Members of the Kirkland Fire Department smile with Dr. Christine Wilford and Invisible Fence Seattle General Manager Tammy Sully after receiving a donation of six pet oxygen masks. Katie Metzger/staff photo

Members of the Kirkland Fire Department smile with Dr. Christine Wilford and Invisible Fence Seattle General Manager Tammy Sully after receiving a donation of six pet oxygen masks. Katie Metzger/staff photo

Kirkland Fire Department receives pet oxygen mask donation

The equipment can save the lives of pets suffering from smoke inhalation.

While fire departments are ready to battle blazes and rescue victims at a moment’s notice, not every unit is equipped to assist pets affected by smoke inhalation.

With new pet oxygen masks donated by Invisible Fence’s Project Breathe program, the Kirkland Fire Department will be able to help pets on the scene of a fire and hopefully reduce the number of pet fatalities.

Each year, it’s estimated more than 40,000 pets die in fires, most succumbing to smoke inhalation. In most cases, first responders lack the equipment to resuscitate and save these animals. Since Project Breathe’s inception in 2006, a total of 24,000 masks have been donated to first responders and nearly 200 animal lives have been saved.

As part of its 45th anniversary this year, Invisible Fence is donating 45 pet oxygen mask kits (135 pet oxygen masks), to fire departments across the country through Project Breathe. Kirkland received its donation on Oct. 4, during National Fire Safety Month.

The donation was made by Invisible Fence of Northwest’s general manager Tammy Sully, who brought her dogs Jake and Daisy along to help firefighters learn how to use the masks. On-site pet demonstrations were provided by Dr. Christine Wilford, DVM, of Island Cats Veterinary Hospital on Mercer Island.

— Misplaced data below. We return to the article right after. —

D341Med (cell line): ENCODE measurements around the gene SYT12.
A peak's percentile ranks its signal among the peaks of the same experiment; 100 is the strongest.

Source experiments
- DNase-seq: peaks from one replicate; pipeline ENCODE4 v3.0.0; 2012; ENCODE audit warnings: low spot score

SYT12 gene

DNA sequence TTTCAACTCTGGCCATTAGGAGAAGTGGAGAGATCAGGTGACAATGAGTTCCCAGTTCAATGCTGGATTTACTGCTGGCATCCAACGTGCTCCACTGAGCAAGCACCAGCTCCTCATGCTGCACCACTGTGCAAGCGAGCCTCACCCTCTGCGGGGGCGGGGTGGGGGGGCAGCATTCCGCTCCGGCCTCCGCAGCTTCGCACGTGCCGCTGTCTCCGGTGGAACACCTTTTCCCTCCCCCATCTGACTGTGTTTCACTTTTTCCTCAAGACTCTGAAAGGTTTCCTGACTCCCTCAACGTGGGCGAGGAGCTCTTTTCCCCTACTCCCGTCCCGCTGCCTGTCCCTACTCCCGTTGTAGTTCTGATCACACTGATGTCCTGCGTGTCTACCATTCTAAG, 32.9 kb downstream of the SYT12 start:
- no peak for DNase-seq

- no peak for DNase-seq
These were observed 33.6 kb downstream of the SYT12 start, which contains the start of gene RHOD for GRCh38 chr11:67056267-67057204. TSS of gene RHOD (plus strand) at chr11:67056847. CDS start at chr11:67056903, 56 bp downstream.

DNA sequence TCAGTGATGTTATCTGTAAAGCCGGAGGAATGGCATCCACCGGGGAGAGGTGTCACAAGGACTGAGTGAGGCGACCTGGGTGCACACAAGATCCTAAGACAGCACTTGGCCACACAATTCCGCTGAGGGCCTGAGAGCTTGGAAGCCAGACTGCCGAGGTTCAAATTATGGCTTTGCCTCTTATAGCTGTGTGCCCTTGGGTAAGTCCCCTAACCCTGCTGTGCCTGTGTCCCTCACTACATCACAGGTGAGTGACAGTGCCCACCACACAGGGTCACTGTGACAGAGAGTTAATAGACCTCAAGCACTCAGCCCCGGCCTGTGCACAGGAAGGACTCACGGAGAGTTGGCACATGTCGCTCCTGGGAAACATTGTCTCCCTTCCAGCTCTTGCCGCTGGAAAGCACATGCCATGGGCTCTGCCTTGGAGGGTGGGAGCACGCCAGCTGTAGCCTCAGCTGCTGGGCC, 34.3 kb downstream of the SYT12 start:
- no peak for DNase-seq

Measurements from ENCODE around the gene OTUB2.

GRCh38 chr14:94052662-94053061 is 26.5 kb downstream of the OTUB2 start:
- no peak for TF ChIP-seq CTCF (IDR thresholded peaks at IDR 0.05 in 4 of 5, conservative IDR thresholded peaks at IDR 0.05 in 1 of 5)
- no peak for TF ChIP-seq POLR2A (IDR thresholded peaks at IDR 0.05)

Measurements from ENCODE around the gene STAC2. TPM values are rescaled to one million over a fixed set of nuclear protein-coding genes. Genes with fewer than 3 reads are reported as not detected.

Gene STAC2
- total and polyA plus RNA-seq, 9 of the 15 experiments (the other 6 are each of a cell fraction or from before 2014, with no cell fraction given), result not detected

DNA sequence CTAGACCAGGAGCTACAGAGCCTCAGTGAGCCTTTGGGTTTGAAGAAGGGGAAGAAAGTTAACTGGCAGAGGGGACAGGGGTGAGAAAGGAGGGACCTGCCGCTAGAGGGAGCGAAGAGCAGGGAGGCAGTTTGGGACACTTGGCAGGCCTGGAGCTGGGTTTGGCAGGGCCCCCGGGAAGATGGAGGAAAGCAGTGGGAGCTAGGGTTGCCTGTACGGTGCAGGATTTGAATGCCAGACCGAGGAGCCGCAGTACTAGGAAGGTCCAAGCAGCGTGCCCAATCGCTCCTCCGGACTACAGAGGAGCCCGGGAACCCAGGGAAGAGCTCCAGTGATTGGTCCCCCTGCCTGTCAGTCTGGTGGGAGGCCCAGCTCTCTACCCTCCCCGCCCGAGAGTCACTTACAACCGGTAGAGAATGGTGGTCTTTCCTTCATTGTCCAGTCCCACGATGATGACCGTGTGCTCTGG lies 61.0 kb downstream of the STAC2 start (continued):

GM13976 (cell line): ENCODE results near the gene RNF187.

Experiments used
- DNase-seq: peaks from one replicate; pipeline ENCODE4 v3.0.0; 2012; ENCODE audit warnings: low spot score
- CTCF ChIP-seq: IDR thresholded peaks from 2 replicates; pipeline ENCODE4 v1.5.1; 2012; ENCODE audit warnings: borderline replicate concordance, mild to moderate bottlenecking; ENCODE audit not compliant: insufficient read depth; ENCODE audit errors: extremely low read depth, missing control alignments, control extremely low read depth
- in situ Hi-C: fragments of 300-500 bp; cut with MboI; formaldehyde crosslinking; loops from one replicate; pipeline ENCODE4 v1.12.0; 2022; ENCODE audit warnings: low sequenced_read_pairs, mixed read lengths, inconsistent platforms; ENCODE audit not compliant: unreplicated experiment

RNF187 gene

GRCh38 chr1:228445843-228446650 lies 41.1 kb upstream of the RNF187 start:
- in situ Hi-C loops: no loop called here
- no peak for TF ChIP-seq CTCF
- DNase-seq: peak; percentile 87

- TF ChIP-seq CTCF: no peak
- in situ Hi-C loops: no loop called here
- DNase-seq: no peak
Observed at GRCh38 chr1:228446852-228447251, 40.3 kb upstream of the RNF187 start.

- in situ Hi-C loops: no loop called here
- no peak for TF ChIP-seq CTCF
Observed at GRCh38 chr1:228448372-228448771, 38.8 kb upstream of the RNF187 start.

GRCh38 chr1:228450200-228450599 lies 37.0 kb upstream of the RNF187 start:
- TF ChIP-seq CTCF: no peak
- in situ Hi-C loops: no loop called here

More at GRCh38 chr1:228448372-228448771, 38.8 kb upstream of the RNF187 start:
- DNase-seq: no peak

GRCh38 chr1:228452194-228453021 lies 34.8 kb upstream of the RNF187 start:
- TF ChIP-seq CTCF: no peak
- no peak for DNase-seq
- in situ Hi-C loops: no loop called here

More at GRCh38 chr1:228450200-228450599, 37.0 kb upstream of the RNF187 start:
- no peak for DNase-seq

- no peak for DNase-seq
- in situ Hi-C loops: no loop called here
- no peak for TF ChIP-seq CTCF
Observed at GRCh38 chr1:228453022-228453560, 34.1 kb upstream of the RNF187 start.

Wilford said that the masks are easy to use on animals – from dogs and cats to rabbits and gerbils – if they are unconscious, but that it gets trickier if they are awake. Putting an unknown object near an animal’s face if it is already anxious and panicked can induce a fight or flight response.

When the animals engage in self defense, they may end up harming those who are trying to help them. Wilford said it’s all about “watching how stressed the animal is, and not contributing to that.”

Along with teaching firefighters how to use the oxygen masks, Wilford also demonstrated how to perform CPR on dogs and cats.

The city of Kirkland was grateful for the donation, according to Communications Program Manager Kellie Stickney, but wanted to emphasize that this equipment will be available only at the scene of a fire and if there are no other safety concerns. For other pet emergencies, residents should call a veterinarian or animal hospital.

There are ways to let first responders know if there are pets in your home, in case of emergency. You can place a label at the entryway that details the number and type of animals living there, or carry a card in your wallet. These and other resources are available at the Invisible Fence office in Kirkland.

For more on Project Breathe, see www.invisiblefence.com/why-invisible-fence/project-breathe.

Dr. Christine Wilford demonstrates how to use the pet oxygen mask on Jake, an Australian cattle dog. Katie Metzger/staff photo

Dr. Christine Wilford demonstrates how to use the pet oxygen mask on Jake, an Australian cattle dog. Katie Metzger/staff photo

Daisy, a rescued beagle, was another participant in last Thursday’s pet oxygen mask demonstrations. Katie Metzger/staff photo

Daisy, a rescued beagle, was another participant in last Thursday’s pet oxygen mask demonstrations. Katie Metzger/staff photo

Dr. Christine Wilford teaches Kirkland firefighters where to find a pulse and how to perform CPR on dogs. Katie Metzger/staff photo

Dr. Christine Wilford teaches Kirkland firefighters where to find a pulse and how to perform CPR on dogs. Katie Metzger/staff photo

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